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TPB forces 1,300 PwC staff back to ethics school


Employees are required to complete modules on their ethical obligations, conflicts of interest, confidentiality and tax confidential consultations.

By Christine Chen and Philip King 9 minute read

PwC has sent more than 1,300 tax staff back to ethics school to comply with a TPB order last November after the sharing of confidential Treasury plans by former international tax boss Peter Collins.

The TPB also ordered PwC to set up a firm-wide confidentiality agreement register and ban client-facing staff from involvement in confidential tax consultations with the public sector.

The ethics training module, developed by PwC, centred on the Tax Agent Services Act (TASA) Code of Conduct.

It outlined the Code of Conduct’s principles of honesty, integrity, independence, confidentiality and competence–repeating material that accountants must complete as part of requirements to become a registered tax agent.

The module also stressed that a PwC partner must be a “fit and proper person” and staff were required to understand basic ethical issues such as how to manage conflicts of interests and confidential information. 

“The confidential information may be relevant to the commercial or strategic interests of one or more of our clients but still may not be disclosed to the client and, in many cases, cannot be disclosed even to fellow colleagues,” said the module.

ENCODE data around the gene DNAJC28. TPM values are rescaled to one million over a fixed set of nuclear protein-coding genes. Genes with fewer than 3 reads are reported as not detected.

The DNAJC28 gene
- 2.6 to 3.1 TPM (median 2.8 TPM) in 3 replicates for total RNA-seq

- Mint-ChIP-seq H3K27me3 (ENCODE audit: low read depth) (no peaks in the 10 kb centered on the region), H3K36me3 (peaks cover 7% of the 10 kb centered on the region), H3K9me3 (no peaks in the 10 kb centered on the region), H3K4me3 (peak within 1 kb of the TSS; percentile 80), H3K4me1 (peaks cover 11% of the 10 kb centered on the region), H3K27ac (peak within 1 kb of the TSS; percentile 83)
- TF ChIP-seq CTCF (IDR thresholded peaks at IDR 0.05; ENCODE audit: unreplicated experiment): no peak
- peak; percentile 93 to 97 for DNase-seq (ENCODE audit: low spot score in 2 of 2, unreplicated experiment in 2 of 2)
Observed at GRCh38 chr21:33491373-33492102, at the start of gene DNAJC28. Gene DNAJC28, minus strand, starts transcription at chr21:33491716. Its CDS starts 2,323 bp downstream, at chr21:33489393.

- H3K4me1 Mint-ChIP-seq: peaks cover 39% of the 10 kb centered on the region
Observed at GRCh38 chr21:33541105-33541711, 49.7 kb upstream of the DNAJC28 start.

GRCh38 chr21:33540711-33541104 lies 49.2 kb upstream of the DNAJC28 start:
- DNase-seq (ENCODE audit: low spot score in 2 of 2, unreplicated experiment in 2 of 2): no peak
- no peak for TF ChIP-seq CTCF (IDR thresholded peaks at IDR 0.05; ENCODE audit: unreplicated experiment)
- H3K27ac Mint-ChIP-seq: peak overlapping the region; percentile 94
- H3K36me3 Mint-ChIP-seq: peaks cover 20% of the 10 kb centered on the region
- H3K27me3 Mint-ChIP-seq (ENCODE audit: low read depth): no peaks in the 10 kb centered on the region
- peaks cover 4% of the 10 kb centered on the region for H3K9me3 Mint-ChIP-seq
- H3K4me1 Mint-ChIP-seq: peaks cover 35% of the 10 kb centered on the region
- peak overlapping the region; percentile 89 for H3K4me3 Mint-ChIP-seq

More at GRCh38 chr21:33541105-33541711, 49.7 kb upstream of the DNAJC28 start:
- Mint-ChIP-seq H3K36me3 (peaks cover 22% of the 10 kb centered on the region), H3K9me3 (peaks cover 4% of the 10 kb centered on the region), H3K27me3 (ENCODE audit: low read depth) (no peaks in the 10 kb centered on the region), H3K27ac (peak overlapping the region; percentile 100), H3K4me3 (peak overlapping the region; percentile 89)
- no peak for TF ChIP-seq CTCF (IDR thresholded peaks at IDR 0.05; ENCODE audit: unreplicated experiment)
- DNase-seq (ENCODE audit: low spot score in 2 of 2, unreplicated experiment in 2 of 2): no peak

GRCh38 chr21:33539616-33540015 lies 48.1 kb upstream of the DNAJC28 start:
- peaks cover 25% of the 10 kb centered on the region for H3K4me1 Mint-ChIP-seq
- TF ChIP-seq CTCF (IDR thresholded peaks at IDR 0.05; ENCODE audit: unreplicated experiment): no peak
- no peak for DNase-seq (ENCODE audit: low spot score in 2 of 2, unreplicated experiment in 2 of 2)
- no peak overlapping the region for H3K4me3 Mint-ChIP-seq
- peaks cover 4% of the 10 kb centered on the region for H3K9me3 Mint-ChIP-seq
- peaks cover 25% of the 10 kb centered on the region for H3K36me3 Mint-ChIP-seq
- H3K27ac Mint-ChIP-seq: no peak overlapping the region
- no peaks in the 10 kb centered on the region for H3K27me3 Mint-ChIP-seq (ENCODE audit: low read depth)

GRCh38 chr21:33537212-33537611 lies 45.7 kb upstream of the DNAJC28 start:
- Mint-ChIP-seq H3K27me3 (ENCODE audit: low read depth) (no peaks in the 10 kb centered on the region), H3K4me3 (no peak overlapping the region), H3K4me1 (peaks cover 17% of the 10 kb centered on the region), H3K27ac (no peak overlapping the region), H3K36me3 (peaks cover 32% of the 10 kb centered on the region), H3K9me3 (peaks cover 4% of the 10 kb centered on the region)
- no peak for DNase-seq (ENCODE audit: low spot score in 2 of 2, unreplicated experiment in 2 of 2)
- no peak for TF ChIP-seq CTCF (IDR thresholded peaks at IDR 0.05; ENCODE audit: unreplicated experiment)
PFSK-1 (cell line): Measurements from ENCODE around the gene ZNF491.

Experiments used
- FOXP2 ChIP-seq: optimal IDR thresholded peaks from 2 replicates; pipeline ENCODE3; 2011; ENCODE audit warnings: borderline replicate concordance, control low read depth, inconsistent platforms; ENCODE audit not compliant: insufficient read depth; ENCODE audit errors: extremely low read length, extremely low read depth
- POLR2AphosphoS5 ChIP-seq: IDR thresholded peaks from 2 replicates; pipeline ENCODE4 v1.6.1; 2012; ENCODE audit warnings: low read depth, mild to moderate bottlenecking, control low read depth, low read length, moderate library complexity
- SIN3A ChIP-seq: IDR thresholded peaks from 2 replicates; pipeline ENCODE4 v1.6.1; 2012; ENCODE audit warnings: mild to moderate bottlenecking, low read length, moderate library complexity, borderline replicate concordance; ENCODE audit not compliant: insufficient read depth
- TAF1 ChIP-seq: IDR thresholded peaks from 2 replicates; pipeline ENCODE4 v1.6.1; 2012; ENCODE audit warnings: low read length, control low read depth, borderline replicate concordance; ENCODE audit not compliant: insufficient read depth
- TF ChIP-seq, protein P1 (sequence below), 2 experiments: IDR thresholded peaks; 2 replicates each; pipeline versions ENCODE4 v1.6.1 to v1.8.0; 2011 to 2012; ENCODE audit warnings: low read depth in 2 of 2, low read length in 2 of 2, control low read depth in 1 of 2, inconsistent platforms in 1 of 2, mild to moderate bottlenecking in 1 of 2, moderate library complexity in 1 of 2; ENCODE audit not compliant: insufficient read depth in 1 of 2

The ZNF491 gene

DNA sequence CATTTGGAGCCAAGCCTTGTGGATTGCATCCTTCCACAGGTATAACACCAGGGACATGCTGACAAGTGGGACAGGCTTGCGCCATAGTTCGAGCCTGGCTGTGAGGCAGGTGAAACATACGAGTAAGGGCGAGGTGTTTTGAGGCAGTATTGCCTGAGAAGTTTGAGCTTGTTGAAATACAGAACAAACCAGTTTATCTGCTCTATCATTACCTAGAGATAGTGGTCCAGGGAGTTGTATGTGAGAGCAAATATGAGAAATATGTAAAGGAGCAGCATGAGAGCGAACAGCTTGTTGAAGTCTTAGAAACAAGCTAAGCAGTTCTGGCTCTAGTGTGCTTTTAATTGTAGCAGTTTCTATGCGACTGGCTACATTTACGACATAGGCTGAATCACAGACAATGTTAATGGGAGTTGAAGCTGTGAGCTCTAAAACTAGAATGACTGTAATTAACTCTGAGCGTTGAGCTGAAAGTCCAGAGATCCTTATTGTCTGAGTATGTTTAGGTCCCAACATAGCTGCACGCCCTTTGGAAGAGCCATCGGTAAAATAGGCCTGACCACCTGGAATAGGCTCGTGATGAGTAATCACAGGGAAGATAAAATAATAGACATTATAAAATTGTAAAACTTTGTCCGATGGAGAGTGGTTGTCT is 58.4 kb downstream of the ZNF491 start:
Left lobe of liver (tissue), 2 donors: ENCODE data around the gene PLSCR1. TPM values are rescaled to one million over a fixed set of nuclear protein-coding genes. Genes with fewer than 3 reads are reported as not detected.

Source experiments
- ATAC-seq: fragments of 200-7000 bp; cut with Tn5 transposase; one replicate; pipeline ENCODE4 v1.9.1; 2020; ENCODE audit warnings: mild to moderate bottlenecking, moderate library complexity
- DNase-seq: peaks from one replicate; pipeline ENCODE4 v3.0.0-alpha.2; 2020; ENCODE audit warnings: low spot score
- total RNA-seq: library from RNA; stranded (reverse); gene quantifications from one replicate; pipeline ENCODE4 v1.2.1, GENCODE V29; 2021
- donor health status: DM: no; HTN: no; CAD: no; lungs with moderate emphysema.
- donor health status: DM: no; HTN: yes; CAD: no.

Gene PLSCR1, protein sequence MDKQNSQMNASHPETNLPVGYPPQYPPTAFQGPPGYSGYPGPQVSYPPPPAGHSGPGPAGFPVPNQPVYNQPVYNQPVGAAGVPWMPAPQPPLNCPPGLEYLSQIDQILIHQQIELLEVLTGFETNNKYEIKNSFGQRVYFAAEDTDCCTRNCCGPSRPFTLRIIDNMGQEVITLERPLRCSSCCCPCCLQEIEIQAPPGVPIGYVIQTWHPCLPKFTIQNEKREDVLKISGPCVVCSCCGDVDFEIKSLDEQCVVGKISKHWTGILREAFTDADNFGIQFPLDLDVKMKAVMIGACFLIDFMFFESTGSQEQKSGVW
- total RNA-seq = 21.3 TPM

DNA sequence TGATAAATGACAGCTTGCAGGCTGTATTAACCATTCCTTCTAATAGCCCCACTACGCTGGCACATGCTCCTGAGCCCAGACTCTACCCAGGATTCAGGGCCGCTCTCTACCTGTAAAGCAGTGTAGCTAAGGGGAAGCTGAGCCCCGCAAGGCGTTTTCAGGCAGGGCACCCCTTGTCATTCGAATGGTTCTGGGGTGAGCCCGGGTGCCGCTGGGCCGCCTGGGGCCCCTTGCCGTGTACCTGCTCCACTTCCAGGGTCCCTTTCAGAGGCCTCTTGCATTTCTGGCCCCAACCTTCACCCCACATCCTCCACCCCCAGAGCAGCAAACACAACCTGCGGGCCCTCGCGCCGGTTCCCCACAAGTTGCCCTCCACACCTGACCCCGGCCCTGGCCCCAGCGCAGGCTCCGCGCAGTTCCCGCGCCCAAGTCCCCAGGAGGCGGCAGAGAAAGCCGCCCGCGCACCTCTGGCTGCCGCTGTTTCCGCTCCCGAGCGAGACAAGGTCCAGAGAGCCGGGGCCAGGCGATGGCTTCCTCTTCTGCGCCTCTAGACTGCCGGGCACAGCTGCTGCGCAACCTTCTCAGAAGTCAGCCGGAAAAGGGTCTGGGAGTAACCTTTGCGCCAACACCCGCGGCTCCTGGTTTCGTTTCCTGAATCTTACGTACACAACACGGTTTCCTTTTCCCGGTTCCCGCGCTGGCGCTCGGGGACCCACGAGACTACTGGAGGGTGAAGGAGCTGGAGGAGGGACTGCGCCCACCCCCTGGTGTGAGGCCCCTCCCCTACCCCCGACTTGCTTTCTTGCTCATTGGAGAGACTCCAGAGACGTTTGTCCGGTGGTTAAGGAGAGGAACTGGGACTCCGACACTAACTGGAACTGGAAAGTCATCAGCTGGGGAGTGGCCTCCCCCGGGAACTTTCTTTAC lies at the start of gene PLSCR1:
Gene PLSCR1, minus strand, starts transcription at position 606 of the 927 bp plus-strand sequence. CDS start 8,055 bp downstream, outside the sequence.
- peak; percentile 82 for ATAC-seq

Knowledge checks went directly to the breach of confidentiality that sparked the tax scandal with questions such as:

“Which of the following is an example of a tax confidential consultation?’

“Select the correct answer, then click confirm.

“a. A PwC Director has been asked to participate in a technical working group of

CAANZ. The minutes of the working group are published on the CAANZ website

after each meeting.

“b. A PwC Partner has been asked by Treasury to make recommendations for them

to consider in regards to a proposed tax reform. This will be undertaken on a pro

bono basis and the PwC partner has been asked to sign a confidentiality


“c. A PwC Partner has had an informal phone conversation with the ATO regarding

a particular tax technical issue affecting a number of clients. The Partner does

not mention any client names on the call.”

Another question asked: “In the event that PwC was found to breach the Tax Practitioners Board Code of Professional Conduct, what is the potential effect on PwC?’ 

Multiple-choice responses include ‘‘Reputational risk with clients, government and regulators; Termination of PwC's Tax Agent registration, Potential monetary fines and/or disciplinary sanctions/orders, with the correct answer being: ‘All of these can apply if PwC was found to breach the Code of Professional Conduct.”

PwC’s staff will have to repeat the online training from 1 July 2023 to 31 December 2023 as part of its mandated six-month training commitment.

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